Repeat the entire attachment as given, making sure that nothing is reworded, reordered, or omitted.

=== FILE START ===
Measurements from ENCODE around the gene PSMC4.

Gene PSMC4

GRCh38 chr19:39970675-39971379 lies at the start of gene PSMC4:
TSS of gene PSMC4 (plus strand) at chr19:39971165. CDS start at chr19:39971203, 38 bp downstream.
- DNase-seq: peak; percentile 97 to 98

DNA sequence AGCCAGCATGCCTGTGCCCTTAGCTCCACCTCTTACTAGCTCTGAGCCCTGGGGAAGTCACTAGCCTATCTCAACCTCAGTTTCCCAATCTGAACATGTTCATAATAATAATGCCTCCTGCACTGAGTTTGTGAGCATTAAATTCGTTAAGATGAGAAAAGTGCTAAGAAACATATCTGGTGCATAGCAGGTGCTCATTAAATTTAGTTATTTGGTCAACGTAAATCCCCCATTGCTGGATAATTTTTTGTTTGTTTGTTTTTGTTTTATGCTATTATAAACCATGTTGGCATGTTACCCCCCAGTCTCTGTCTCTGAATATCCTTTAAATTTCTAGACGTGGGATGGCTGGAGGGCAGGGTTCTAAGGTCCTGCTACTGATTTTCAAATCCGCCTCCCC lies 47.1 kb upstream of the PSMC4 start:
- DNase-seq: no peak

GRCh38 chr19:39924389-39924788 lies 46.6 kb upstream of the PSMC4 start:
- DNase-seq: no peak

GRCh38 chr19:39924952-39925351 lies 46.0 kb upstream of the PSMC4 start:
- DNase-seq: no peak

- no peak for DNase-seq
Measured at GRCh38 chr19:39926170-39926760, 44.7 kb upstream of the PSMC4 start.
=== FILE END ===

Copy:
Measurements from ENCODE around the gene PSMC4.

Gene PSMC4

GRCh38 chr19:39970675-39971379 lies at the start of gene PSMC4:
TSS of gene PSMC4 (plus strand) at chr19:39971165. CDS start at chr19:39971203, 38 bp downstream.
- DNase-seq: peak; percentile 97 to 98

DNA sequence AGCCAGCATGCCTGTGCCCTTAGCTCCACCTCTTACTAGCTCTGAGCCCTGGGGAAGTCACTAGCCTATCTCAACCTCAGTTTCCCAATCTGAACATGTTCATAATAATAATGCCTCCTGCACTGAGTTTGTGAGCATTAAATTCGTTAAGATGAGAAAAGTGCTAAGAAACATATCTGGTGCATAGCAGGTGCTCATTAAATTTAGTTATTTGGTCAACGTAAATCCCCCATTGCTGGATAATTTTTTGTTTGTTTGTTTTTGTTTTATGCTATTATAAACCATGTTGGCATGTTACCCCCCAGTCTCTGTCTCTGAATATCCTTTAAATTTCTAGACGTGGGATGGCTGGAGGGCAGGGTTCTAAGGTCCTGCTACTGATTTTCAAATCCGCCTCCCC lies 47.1 kb upstream of the PSMC4 start:
- DNase-seq: no peak

GRCh38 chr19:39924389-39924788 lies 46.6 kb upstream of the PSMC4 start:
- DNase-seq: no peak

GRCh38 chr19:39924952-39925351 lies 46.0 kb upstream of the PSMC4 start:
- DNase-seq: no peak

- no peak for DNase-seq
Measured at GRCh38 chr19:39926170-39926760, 44.7 kb upstream of the PSMC4 start.